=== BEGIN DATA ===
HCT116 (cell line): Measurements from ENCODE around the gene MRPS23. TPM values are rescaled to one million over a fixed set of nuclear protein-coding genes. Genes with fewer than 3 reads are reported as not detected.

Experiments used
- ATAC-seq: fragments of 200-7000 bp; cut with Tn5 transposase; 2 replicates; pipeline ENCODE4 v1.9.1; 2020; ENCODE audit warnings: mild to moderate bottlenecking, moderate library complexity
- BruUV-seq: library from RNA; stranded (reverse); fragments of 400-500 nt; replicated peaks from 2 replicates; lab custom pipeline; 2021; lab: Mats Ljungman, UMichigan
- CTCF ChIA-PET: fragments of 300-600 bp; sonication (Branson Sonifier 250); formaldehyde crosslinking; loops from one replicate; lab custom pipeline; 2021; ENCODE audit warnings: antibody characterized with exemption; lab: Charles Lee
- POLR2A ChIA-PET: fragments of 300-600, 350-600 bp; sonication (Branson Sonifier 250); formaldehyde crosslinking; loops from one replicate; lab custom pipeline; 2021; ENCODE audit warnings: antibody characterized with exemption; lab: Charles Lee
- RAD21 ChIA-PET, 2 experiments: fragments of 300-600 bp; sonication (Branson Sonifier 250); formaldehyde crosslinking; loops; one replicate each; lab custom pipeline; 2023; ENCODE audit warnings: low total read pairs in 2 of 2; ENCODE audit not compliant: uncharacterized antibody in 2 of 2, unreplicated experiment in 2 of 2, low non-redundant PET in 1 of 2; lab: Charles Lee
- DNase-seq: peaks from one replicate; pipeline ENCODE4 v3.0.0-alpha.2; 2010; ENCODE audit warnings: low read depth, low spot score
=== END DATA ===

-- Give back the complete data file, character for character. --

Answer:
HCT116 (cell line): Measurements from ENCODE around the gene MRPS23. TPM values are rescaled to one million over a fixed set of nuclear protein-coding genes. Genes with fewer than 3 reads are reported as not detected.

Experiments used
- ATAC-seq: fragments of 200-7000 bp; cut with Tn5 transposase; 2 replicates; pipeline ENCODE4 v1.9.1; 2020; ENCODE audit warnings: mild to moderate bottlenecking, moderate library complexity
- BruUV-seq: library from RNA; stranded (reverse); fragments of 400-500 nt; replicated peaks from 2 replicates; lab custom pipeline; 2021; lab: Mats Ljungman, UMichigan
- CTCF ChIA-PET: fragments of 300-600 bp; sonication (Branson Sonifier 250); formaldehyde crosslinking; loops from one replicate; lab custom pipeline; 2021; ENCODE audit warnings: antibody characterized with exemption; lab: Charles Lee
- POLR2A ChIA-PET: fragments of 300-600, 350-600 bp; sonication (Branson Sonifier 250); formaldehyde crosslinking; loops from one replicate; lab custom pipeline; 2021; ENCODE audit warnings: antibody characterized with exemption; lab: Charles Lee
- RAD21 ChIA-PET, 2 experiments: fragments of 300-600 bp; sonication (Branson Sonifier 250); formaldehyde crosslinking; loops; one replicate each; lab custom pipeline; 2023; ENCODE audit warnings: low total read pairs in 2 of 2; ENCODE audit not compliant: uncharacterized antibody in 2 of 2, unreplicated experiment in 2 of 2, low non-redundant PET in 1 of 2; lab: Charles Lee
- DNase-seq: peaks from one replicate; pipeline ENCODE4 v3.0.0-alpha.2; 2010; ENCODE audit warnings: low read depth, low spot score